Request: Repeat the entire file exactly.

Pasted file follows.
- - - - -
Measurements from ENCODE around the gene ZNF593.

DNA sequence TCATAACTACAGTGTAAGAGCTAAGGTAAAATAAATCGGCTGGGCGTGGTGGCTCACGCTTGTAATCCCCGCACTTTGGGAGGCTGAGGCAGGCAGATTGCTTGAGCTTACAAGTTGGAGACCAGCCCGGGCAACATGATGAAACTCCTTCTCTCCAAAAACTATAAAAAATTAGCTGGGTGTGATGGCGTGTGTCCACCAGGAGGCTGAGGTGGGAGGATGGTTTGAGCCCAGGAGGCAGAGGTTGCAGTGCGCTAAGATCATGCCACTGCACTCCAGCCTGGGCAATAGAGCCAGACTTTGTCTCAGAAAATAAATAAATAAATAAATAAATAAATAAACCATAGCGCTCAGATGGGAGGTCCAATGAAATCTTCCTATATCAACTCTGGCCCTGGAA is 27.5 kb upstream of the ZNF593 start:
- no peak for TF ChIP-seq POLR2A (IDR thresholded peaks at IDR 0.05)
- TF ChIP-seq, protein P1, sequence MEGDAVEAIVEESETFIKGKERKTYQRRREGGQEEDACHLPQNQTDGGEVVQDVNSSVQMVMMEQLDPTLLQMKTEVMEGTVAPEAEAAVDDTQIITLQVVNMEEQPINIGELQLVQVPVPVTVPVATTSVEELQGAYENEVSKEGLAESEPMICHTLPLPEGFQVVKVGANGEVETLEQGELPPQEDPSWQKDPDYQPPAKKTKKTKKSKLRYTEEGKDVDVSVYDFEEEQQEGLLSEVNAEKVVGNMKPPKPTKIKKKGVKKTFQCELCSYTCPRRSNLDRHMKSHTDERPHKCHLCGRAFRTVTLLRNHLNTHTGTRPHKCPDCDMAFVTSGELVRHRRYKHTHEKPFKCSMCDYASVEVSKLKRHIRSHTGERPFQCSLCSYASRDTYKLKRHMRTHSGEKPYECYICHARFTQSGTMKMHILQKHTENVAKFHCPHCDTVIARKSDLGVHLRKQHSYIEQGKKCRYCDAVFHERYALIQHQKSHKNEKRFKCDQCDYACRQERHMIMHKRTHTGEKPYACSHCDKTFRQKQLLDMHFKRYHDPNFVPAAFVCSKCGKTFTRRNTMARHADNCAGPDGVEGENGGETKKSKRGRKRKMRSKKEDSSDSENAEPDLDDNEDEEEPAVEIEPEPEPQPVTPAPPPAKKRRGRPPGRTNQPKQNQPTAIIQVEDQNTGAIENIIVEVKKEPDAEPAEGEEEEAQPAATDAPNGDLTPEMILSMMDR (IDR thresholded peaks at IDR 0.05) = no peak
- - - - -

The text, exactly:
Measurements from ENCODE around the gene ZNF593.

DNA sequence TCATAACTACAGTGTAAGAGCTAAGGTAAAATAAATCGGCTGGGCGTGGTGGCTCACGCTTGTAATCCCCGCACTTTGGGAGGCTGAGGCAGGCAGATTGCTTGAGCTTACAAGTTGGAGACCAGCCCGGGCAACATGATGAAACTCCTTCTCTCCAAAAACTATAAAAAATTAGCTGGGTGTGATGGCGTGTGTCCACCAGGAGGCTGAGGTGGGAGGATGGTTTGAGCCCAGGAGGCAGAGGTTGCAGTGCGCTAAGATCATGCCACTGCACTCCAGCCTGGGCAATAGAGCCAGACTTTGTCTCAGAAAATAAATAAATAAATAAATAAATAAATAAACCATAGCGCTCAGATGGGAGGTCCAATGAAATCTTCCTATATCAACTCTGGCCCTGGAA is 27.5 kb upstream of the ZNF593 start:
- no peak for TF ChIP-seq POLR2A (IDR thresholded peaks at IDR 0.05)
- TF ChIP-seq, protein P1, sequence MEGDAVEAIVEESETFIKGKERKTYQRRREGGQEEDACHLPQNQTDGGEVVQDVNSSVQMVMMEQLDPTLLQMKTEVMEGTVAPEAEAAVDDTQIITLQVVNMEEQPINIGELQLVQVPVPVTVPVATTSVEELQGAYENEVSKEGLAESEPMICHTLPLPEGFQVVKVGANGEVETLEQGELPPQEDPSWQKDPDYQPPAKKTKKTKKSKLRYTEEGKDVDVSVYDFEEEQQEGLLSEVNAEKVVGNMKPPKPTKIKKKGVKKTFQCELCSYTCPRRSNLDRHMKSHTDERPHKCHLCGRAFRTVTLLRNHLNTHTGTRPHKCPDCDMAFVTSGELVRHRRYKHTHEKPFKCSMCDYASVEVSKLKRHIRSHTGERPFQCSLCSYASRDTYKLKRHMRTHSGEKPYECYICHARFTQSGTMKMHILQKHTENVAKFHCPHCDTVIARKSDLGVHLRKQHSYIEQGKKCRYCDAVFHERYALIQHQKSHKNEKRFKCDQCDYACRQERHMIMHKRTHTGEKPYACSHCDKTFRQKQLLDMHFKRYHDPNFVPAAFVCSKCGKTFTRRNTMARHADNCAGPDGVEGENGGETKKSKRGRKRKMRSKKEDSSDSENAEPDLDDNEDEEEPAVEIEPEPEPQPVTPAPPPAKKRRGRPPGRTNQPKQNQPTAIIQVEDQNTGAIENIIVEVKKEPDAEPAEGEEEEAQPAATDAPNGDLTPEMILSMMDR (IDR thresholded peaks at IDR 0.05) = no peak